Tripod vase holder Paris last quarter of the 19th century


Tripod vase holder in gilt bronze and Sèvres ceramic, modeled by Pierre Gouthière. Circular base in cobalt blue Sèvres porcelain, with gilt decorations on the top and a wreath of myrtle leaves on the band; below, three gilded bronze feet with a spiral motif support the whole. The three bronze goat feet with an upside-down pine cone in the center rest on the top; the tripod is contained by a band decorated with Greek frets in the lower part, the uprights end with faun heads characterized by a long beard and ram’s horns, connected to each other by festoons of vine leaves and bunches of grapes. In the centre, descending from above following a spiral trajectory, is the figure of a snake with a body covered in scales and a wide open mouth. On the top there is a second pine cone-shaped element, opposite to the first, surmounted by a tuft of leaves arranged in a radial pattern and by the vase-holder plate, the latter embellished by a Greek fret and ending with a perforated railing element with an everted edge. These elements, originally separated by a Sèvres porcelain vase missing here, were superimposed and fixed together at a later time. The base has the Sèvres manufacture mark.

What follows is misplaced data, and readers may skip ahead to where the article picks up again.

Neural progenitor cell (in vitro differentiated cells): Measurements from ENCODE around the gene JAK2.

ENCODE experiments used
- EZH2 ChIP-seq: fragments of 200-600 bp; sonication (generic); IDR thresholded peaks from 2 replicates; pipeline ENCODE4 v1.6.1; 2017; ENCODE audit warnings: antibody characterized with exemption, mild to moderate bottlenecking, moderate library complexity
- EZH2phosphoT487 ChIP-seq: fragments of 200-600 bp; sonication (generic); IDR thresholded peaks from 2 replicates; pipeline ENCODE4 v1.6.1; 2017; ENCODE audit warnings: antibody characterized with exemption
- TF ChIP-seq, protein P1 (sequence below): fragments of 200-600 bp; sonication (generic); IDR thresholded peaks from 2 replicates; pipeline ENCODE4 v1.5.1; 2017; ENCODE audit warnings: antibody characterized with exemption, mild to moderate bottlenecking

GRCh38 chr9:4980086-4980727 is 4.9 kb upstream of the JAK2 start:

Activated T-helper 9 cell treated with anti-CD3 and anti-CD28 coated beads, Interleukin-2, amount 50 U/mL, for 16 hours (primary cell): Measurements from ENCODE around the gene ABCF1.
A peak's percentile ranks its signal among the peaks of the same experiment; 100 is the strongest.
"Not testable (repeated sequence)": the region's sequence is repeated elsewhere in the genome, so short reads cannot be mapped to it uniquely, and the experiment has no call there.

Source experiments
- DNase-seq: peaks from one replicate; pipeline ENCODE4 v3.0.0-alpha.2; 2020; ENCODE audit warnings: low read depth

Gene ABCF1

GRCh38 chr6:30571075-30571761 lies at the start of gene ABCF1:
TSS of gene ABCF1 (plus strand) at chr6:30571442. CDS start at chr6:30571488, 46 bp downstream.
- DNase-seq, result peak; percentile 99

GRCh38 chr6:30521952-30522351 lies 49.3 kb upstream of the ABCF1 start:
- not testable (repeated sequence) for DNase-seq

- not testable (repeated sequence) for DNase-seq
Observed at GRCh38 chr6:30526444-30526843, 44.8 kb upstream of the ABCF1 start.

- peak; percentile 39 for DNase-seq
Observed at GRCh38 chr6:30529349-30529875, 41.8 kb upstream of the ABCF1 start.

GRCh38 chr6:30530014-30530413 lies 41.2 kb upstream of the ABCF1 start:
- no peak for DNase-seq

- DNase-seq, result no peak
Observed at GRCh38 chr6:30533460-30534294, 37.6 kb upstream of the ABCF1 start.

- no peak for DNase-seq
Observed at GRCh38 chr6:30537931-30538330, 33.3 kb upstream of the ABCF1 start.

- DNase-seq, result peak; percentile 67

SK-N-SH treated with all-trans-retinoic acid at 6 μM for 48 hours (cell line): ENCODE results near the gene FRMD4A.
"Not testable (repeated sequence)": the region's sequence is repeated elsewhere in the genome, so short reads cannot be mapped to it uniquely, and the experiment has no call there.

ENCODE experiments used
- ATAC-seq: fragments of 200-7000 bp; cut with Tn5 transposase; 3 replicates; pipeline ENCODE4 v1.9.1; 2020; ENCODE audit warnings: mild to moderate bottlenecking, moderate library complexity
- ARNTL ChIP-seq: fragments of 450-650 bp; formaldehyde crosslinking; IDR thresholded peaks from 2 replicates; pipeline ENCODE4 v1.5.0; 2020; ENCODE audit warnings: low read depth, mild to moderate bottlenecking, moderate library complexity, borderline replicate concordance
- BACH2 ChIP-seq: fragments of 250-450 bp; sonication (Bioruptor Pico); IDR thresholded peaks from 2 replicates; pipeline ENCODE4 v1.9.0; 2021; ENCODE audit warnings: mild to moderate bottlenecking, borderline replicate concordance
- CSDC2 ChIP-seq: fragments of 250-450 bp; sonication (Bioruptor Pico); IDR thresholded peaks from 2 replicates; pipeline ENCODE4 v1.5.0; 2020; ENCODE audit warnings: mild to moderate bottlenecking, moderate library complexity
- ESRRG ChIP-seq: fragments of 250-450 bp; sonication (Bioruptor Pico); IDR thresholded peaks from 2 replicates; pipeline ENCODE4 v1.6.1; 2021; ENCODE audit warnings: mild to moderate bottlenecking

Dimensions: 113 x 50cm.


Historical-stylistic analysis:

The tripod, made in the Napoleon III era, is part of that revival of Louis XVI taste which took place in the second half of the 19th century and was characterized by the recovery of the aesthetic sense of the main French master craftsmen and decorators.
In this case, the model of inspiration has been traced to one of the works of Pierre Gouthière (1732-1813), one of the most important French draftsman and engraver of the time, active in Paris at the court of Louis XVI and Marie Antoinette. He chiseled bronzes for the furniture ordered by the royal house from Georges Jacob, Jean-Henri Riesener and from 1772 to 1777 he executed and gilded all the bronzes of Fontainebleau under the direction of Gabriel.

Pierre Gouthière tripod

The model in question, used to make tabletop perfume burners and vase holder tripods, has found a wider application in the former, while the latter require a greater executive effort linked above all to the larger dimensions. Also peculiar is the use of Sèvres porcelain for making part of the base and originally the upper vase, which is missing here. The original project was in fact conceived for the use of marble, as evidenced by the original drawings and by a perfume burner made by Pierre Gouthière and dated 1774-75, currently kept in the Wallace Collection in London.

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